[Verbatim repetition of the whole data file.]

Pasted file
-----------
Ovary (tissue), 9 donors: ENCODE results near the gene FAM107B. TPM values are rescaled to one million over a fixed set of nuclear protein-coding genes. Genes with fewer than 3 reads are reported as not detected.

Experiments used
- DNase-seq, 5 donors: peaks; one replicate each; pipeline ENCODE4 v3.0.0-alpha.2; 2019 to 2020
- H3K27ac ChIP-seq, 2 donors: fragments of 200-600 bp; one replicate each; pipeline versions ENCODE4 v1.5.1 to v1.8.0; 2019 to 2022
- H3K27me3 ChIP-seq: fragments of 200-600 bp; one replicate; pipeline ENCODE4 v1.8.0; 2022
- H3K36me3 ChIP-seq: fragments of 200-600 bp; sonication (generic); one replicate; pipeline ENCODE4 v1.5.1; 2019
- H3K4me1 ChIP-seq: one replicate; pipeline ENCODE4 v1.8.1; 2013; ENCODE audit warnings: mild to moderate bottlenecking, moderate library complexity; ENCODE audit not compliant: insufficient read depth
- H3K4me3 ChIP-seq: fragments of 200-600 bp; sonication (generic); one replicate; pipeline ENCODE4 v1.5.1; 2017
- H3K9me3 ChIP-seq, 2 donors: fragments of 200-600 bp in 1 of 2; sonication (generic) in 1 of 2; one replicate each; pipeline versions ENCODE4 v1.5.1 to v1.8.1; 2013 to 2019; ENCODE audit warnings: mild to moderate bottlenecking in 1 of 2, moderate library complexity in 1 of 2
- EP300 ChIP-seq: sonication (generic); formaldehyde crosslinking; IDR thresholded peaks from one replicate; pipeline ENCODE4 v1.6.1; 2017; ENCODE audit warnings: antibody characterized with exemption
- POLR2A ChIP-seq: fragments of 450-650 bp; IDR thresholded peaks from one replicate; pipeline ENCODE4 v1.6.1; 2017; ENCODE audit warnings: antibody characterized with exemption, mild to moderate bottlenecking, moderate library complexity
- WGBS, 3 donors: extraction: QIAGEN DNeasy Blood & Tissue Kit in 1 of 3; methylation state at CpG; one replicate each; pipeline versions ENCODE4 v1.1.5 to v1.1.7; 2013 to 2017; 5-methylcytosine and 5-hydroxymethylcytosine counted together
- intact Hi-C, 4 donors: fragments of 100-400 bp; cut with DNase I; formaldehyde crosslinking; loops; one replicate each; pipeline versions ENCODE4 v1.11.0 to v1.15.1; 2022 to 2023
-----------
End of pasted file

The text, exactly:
Ovary (tissue), 9 donors: ENCODE results near the gene FAM107B. TPM values are rescaled to one million over a fixed set of nuclear protein-coding genes. Genes with fewer than 3 reads are reported as not detected.

Experiments used
- DNase-seq, 5 donors: peaks; one replicate each; pipeline ENCODE4 v3.0.0-alpha.2; 2019 to 2020
- H3K27ac ChIP-seq, 2 donors: fragments of 200-600 bp; one replicate each; pipeline versions ENCODE4 v1.5.1 to v1.8.0; 2019 to 2022
- H3K27me3 ChIP-seq: fragments of 200-600 bp; one replicate; pipeline ENCODE4 v1.8.0; 2022
- H3K36me3 ChIP-seq: fragments of 200-600 bp; sonication (generic); one replicate; pipeline ENCODE4 v1.5.1; 2019
- H3K4me1 ChIP-seq: one replicate; pipeline ENCODE4 v1.8.1; 2013; ENCODE audit warnings: mild to moderate bottlenecking, moderate library complexity; ENCODE audit not compliant: insufficient read depth
- H3K4me3 ChIP-seq: fragments of 200-600 bp; sonication (generic); one replicate; pipeline ENCODE4 v1.5.1; 2017
- H3K9me3 ChIP-seq, 2 donors: fragments of 200-600 bp in 1 of 2; sonication (generic) in 1 of 2; one replicate each; pipeline versions ENCODE4 v1.5.1 to v1.8.1; 2013 to 2019; ENCODE audit warnings: mild to moderate bottlenecking in 1 of 2, moderate library complexity in 1 of 2
- EP300 ChIP-seq: sonication (generic); formaldehyde crosslinking; IDR thresholded peaks from one replicate; pipeline ENCODE4 v1.6.1; 2017; ENCODE audit warnings: antibody characterized with exemption
- POLR2A ChIP-seq: fragments of 450-650 bp; IDR thresholded peaks from one replicate; pipeline ENCODE4 v1.6.1; 2017; ENCODE audit warnings: antibody characterized with exemption, mild to moderate bottlenecking, moderate library complexity
- WGBS, 3 donors: extraction: QIAGEN DNeasy Blood & Tissue Kit in 1 of 3; methylation state at CpG; one replicate each; pipeline versions ENCODE4 v1.1.5 to v1.1.7; 2013 to 2017; 5-methylcytosine and 5-hydroxymethylcytosine counted together
- intact Hi-C, 4 donors: fragments of 100-400 bp; cut with DNase I; formaldehyde crosslinking; loops; one replicate each; pipeline versions ENCODE4 v1.11.0 to v1.15.1; 2022 to 2023